The 1st January sees the London Borough of Newham bringing licensing for private landlords – costing £500 for five years.
The reason for this is as part of their ongoing effort to drive out rouge landlords from the area or indeed the property market itself.
Newham have a particular issue with poor and illegal conversions, the so called ‘sheds with beds’ often housing vulnerable people such as recent immigrants, asylum seekers or the disabled in conditions of squalor.
There is no doubt that booting rouge landlords out of the business can only be a good thing both for vulnerable tenants and for good landlords who will not have to face the unfair competition offered by such people.
Should Landlord Licensing Be Brought In Across The UK?
Of course, the majority of properties are already let using agents who are quite tightly regulated and so licensing would only affect a small percentage of the existing market. Regulation seems to be the way the world is going at the moment, but the additional red tape (whilst it may be necessary to protect tenants) creates lots of headaches for landlords and agents alike.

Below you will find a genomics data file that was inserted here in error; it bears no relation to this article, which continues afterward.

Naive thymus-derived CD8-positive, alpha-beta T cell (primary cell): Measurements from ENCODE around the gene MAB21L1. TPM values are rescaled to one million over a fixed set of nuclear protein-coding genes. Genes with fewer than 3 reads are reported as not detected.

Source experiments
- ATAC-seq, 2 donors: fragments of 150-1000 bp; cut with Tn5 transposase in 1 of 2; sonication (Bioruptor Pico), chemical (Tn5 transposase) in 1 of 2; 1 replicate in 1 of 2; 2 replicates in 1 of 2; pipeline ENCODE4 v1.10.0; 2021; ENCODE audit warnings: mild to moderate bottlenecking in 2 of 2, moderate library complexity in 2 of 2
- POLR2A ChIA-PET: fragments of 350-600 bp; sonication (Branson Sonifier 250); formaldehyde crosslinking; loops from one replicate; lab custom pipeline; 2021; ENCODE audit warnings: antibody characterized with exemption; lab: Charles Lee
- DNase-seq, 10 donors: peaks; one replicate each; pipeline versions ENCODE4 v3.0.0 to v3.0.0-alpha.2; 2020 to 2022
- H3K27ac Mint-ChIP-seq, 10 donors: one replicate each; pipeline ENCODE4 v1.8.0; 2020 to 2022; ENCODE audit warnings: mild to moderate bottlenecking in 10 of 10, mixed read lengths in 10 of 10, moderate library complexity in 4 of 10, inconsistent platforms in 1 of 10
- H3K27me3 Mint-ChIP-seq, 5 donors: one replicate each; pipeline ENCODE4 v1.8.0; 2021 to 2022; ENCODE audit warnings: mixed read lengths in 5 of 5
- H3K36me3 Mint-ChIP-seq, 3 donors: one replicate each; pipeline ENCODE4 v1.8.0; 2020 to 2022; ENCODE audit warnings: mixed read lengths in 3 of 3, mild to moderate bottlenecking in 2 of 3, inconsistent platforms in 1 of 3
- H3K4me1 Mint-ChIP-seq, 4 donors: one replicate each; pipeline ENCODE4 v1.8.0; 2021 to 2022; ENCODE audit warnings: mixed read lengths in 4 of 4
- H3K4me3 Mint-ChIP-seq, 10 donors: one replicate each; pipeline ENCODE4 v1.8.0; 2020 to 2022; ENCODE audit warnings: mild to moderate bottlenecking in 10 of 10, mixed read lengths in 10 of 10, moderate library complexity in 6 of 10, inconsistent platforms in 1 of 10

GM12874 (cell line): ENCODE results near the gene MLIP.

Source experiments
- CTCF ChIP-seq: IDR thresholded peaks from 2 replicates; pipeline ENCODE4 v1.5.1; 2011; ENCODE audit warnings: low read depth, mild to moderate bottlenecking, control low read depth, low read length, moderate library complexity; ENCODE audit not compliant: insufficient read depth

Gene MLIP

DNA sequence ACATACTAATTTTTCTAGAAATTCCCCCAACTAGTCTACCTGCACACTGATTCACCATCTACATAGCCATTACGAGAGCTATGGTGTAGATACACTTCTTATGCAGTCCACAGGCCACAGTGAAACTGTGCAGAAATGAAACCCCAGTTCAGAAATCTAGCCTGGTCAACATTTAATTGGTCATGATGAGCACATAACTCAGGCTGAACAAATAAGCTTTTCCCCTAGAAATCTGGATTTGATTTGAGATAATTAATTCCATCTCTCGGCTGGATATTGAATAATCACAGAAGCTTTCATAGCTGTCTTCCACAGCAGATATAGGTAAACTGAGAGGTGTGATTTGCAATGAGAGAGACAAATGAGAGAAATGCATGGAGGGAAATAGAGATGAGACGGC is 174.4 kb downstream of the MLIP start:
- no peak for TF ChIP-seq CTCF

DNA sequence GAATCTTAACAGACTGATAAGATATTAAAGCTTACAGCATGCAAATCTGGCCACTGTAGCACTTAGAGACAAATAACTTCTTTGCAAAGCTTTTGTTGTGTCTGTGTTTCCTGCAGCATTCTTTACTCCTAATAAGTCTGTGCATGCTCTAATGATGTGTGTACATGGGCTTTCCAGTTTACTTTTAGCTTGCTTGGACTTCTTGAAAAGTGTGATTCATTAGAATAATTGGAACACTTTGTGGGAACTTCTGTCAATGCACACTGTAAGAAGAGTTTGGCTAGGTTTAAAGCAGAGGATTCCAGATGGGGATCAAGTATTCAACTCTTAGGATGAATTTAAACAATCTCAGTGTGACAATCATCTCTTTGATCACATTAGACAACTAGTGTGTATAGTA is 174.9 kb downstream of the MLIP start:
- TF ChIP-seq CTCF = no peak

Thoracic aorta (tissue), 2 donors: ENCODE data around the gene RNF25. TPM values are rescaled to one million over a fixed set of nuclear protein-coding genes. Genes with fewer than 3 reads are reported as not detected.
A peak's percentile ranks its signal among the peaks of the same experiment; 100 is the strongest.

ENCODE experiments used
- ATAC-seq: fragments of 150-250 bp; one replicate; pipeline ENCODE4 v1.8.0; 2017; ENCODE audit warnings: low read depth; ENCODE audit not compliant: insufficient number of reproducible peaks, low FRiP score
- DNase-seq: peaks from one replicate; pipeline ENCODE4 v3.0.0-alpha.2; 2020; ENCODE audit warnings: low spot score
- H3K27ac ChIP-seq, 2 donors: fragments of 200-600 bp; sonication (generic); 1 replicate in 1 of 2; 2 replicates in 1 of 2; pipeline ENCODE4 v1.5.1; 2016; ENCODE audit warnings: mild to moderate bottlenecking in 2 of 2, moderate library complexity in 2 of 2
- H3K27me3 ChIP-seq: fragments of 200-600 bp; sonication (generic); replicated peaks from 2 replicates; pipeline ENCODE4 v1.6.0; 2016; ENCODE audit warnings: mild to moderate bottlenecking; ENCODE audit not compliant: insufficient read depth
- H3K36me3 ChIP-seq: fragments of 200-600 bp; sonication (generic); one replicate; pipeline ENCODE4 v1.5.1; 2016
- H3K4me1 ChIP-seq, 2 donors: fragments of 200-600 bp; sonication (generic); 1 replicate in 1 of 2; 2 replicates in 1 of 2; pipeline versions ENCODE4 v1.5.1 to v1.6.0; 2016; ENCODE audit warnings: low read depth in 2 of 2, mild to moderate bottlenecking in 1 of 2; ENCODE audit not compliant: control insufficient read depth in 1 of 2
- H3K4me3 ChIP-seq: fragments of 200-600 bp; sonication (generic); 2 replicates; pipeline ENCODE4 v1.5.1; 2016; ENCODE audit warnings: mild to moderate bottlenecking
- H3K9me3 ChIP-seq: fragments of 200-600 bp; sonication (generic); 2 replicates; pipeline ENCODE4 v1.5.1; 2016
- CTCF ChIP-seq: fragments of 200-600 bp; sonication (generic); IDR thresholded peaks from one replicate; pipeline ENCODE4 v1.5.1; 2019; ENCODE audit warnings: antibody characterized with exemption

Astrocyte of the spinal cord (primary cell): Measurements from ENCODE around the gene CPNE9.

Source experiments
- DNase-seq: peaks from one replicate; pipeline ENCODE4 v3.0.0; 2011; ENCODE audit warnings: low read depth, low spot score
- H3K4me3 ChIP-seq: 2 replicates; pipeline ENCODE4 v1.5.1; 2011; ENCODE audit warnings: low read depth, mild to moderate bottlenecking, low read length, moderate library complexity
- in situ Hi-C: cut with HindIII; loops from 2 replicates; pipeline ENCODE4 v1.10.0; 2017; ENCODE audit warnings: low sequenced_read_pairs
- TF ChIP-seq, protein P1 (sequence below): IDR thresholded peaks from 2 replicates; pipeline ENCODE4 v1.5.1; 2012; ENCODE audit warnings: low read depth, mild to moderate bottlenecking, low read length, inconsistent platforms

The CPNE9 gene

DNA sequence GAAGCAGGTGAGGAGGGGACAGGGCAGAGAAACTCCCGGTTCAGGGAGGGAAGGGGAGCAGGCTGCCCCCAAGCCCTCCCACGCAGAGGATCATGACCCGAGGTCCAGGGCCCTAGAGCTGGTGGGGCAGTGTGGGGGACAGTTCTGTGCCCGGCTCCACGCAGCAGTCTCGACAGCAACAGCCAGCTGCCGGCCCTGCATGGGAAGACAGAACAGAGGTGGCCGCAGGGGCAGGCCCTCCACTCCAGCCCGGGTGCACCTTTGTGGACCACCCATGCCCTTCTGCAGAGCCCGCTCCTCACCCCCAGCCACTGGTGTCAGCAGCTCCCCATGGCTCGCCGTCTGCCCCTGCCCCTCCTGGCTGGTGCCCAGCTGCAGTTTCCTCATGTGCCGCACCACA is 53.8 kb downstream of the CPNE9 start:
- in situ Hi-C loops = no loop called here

Landlords already have to comply with such things as soft furnishing and fire regulations, gas safety regulations, electricity regulations, deposit scheme requirements, tax issues and a myriad of other perfectly sensible regulations all of which take up a great deal of time.
It could be that over regulation drives both good and bad landlords from the market which could in turn create a shortage of property to let – creating the perfect environment for the unscrupulous, operating outside the law to take advantage of an improved market for them.
Whether Newham Council has used a sledge hammer to crack nut or not remains to be seen, but it certainly is an interesting experiment to watch.
So, should landlord licensing be brought in across the UK?.
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